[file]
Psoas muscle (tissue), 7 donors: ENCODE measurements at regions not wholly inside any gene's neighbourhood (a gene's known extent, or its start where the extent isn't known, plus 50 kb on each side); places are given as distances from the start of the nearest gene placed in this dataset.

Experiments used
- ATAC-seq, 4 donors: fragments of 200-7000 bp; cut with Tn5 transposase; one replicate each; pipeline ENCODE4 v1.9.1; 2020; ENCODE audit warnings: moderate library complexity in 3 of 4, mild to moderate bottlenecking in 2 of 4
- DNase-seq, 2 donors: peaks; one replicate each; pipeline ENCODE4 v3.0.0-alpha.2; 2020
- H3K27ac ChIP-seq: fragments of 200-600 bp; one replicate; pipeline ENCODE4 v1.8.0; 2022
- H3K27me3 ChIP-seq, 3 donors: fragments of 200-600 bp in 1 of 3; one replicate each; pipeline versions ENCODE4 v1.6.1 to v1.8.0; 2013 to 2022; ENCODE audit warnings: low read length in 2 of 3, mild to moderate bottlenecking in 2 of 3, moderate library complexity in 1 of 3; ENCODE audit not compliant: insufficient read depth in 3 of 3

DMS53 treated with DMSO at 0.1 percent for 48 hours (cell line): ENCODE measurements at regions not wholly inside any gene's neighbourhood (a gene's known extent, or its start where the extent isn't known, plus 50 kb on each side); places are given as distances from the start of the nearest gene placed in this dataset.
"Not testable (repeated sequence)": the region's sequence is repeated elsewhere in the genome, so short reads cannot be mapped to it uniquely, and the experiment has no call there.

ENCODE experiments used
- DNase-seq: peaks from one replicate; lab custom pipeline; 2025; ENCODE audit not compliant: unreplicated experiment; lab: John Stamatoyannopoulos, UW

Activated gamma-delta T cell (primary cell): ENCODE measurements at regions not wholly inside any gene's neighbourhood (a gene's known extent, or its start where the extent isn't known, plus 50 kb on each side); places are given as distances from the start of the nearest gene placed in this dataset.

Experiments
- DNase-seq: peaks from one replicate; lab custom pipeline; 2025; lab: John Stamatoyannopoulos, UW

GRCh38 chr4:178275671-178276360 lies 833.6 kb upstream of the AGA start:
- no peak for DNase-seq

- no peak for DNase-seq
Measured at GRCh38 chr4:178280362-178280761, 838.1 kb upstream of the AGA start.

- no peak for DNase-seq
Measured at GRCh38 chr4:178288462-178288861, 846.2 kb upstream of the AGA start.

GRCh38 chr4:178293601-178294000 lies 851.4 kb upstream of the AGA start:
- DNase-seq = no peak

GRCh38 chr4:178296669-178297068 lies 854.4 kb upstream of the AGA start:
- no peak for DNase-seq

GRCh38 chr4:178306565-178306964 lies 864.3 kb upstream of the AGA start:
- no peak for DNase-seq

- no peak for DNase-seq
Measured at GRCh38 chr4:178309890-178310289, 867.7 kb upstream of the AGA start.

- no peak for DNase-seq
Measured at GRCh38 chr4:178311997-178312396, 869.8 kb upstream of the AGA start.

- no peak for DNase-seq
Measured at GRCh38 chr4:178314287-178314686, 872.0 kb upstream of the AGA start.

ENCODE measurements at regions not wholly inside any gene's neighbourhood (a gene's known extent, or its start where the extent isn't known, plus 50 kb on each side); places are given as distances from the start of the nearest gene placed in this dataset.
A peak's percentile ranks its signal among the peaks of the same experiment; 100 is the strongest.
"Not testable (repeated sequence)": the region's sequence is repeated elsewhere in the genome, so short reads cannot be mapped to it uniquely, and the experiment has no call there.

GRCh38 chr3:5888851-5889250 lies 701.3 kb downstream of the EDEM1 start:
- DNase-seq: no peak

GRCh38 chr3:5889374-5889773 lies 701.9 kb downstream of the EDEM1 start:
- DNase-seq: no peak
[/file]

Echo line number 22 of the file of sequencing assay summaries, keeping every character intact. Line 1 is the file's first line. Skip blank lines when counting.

GRCh38 chr4:178296669-178297068 lies 854.4 kb upstream of the AGA start: